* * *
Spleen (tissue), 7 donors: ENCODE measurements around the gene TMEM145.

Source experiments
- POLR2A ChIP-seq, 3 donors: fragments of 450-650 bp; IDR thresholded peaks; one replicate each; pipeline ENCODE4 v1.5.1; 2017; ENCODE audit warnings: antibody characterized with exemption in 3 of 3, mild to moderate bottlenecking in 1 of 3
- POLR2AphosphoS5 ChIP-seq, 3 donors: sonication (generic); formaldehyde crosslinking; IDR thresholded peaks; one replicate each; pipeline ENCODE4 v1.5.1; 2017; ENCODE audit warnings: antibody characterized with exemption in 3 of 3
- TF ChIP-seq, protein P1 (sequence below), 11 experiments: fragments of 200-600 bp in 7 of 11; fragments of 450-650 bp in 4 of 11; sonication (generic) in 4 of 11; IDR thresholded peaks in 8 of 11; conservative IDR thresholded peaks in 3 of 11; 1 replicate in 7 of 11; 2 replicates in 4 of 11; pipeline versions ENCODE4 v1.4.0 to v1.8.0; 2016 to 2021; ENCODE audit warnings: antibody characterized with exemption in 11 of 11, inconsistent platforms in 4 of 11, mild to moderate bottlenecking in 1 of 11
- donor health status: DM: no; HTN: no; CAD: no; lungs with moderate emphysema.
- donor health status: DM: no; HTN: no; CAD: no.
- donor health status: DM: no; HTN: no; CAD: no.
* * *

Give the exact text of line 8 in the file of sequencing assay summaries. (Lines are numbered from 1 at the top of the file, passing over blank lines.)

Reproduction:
- donor health status: DM: no; HTN: no; CAD: no.